State’s turn in school fi­nance dis­pute

It’s up to school dis­tricts to spend their money wisely, state con­tends.

Austin American-Statesman - - FRONT PAGE - By Kate Alexan­der kalexan­der@states­ Ed­u­ca­tion

At the core of the state’s ar­gu­ments in an on­go­ing school flnance trial is that the school dis­tricts, not the Leg­is­la­ture, bear re­spon­si­bil­ity for en­sur­ing stu­dents re­ceive the “gen­eral dif­fu­sion of knowl­edge” called for in the Texas Con­sti­tu­tion.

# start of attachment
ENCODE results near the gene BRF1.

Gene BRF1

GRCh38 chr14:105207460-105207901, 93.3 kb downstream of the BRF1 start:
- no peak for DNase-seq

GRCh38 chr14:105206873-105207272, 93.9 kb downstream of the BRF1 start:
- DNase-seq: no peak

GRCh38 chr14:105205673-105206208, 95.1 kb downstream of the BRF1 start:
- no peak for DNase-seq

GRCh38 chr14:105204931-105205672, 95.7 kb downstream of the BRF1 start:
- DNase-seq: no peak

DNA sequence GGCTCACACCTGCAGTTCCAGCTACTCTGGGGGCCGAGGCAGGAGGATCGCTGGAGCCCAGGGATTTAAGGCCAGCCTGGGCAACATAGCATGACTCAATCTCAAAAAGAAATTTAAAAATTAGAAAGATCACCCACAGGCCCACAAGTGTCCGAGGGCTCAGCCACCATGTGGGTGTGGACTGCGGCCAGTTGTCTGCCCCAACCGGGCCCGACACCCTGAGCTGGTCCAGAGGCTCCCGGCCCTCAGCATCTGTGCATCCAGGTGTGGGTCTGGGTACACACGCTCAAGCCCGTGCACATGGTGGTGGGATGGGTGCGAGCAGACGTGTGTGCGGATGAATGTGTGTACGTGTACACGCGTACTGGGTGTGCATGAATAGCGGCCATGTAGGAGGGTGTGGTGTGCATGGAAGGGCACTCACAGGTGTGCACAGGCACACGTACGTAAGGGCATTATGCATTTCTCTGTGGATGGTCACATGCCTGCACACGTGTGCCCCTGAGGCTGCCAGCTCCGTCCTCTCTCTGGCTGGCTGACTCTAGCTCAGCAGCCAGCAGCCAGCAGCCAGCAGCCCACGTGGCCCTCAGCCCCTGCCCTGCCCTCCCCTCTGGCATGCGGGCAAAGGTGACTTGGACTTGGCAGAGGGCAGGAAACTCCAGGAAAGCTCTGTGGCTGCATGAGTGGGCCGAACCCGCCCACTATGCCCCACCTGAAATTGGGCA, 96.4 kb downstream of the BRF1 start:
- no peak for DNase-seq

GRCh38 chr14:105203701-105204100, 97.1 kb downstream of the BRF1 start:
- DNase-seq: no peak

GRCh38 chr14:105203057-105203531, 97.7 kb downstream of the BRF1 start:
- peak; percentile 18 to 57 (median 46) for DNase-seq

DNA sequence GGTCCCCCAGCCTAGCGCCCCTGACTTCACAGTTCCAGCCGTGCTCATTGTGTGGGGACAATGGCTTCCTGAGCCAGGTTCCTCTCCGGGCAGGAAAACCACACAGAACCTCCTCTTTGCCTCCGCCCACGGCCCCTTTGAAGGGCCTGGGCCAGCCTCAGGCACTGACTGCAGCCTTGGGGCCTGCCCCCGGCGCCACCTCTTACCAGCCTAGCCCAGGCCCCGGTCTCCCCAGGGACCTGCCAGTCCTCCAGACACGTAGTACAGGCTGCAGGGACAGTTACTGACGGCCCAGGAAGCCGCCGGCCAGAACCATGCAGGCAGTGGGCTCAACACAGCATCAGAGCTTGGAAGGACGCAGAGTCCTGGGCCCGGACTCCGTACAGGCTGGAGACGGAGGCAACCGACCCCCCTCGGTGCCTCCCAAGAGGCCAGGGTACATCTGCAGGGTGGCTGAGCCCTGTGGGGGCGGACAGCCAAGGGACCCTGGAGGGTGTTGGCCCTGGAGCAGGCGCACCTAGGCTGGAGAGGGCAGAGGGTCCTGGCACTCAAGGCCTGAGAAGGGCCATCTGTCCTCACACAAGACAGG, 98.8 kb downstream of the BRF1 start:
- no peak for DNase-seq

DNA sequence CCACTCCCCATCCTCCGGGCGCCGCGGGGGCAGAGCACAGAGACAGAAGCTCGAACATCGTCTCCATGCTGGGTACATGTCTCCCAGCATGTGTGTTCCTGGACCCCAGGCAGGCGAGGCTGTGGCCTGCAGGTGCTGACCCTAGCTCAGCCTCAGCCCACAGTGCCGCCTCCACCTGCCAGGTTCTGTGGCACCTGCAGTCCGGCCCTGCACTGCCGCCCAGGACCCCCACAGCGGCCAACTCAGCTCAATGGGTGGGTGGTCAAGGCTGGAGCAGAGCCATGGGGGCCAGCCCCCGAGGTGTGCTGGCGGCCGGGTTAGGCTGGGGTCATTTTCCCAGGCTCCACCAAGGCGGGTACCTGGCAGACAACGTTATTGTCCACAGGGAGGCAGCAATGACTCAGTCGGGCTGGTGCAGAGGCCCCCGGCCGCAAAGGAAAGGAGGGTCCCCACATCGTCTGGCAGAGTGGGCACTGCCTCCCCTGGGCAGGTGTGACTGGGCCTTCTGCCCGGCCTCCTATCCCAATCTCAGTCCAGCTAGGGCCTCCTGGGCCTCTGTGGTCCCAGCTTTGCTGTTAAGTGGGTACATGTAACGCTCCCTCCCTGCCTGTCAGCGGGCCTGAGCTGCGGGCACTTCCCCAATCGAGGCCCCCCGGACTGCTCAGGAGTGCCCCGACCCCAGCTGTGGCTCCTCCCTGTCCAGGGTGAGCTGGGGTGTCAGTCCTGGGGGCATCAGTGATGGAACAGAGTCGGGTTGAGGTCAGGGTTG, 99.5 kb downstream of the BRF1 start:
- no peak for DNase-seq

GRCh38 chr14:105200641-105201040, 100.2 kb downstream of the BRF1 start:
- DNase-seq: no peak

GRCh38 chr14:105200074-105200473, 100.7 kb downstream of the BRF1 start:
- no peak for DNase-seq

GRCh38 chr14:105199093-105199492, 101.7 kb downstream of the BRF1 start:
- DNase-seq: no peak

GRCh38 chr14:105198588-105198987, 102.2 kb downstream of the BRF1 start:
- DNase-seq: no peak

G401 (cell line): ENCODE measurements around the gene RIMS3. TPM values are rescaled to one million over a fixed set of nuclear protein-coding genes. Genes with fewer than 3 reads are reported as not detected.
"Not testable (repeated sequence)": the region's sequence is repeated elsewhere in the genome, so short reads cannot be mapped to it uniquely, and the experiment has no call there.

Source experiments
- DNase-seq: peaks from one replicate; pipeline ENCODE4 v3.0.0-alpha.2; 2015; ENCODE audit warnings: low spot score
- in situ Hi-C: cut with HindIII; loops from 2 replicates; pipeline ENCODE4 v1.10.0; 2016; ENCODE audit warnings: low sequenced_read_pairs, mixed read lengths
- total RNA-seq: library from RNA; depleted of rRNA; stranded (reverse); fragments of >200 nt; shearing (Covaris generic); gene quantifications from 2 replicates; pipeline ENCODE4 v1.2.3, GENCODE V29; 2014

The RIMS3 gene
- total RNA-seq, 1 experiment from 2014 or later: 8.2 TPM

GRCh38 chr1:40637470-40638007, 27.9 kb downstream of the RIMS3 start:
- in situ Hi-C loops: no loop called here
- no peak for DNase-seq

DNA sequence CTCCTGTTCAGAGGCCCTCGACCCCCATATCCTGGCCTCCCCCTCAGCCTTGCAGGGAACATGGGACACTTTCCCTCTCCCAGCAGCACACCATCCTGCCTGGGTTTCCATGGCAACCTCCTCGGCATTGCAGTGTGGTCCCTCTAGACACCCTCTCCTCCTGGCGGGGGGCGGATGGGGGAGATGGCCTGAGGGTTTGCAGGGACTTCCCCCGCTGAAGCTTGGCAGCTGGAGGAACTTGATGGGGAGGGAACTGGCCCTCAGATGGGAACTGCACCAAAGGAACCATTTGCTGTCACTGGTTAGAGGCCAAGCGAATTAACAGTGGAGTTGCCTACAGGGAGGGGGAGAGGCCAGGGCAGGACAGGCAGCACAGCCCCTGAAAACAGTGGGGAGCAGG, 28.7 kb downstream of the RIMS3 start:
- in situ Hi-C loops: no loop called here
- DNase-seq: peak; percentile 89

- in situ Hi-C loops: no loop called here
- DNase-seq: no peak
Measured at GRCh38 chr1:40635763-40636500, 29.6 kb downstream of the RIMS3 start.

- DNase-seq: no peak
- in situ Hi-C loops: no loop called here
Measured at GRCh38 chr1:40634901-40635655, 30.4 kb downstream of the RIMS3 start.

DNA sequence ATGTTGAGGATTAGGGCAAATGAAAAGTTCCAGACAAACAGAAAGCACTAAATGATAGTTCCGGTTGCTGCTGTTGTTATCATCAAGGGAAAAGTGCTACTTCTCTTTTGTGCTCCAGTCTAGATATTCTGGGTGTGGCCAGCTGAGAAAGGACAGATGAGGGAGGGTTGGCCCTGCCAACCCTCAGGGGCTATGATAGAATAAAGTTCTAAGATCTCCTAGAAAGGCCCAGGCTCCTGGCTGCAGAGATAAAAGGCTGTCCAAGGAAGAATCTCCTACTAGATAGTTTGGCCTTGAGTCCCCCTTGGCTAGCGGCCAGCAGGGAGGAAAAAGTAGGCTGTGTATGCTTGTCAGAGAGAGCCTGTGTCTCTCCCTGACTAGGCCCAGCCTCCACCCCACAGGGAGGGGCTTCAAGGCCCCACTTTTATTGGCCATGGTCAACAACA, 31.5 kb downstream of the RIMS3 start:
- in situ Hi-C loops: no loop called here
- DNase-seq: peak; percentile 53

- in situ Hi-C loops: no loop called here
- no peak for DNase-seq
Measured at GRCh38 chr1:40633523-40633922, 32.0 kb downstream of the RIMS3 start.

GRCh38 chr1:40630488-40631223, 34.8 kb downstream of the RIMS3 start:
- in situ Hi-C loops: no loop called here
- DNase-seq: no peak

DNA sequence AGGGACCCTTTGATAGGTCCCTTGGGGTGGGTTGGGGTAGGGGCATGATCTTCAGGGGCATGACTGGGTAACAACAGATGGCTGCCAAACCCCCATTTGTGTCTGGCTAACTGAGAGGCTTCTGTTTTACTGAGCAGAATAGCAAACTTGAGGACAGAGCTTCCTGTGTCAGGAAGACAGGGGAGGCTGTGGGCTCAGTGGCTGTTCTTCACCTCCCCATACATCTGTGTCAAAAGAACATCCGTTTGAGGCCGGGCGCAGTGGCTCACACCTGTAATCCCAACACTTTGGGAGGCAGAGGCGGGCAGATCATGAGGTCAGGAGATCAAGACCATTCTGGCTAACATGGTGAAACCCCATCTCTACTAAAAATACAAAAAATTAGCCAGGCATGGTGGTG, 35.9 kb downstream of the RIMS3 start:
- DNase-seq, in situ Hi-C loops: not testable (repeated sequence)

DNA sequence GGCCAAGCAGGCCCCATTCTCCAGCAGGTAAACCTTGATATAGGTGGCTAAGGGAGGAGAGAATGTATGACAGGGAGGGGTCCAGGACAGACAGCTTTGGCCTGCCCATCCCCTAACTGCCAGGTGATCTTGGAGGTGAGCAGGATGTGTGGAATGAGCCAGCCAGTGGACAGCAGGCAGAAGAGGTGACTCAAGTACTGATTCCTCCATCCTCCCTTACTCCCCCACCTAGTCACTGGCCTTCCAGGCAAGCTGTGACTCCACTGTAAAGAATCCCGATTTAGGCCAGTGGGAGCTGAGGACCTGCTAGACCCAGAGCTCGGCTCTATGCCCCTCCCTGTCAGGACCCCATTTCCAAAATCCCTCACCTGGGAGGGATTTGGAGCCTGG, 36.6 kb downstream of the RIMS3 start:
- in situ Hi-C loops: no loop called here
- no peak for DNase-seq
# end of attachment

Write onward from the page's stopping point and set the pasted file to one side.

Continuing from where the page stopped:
For the past seven weeks, lawyers rep­re­sent­ing hun­dreds of Texas school dis­tricts have laid out a case dur­ing the trial that the Leg­is­la­ture has failed to live up to its con­sti­tu­tional obli­ga­tions to the state’s 5 mil­lion pub­lic school stu­dents.

Be­gin­ning Thurs­day, the state’s lawyers will launch their of­fen­sive in the three-month trial that has the po­ten­tial to re­shape pub­lic ed­u­ca­tion in Texas. They need not prove the sys­tem is con­sti­tu­tional — only that the school dis­tricts’ have failed to prove that it isn’t.

Lawyers ar­gu­ing the case for the state were not avail­able to com­ment, said Jerry

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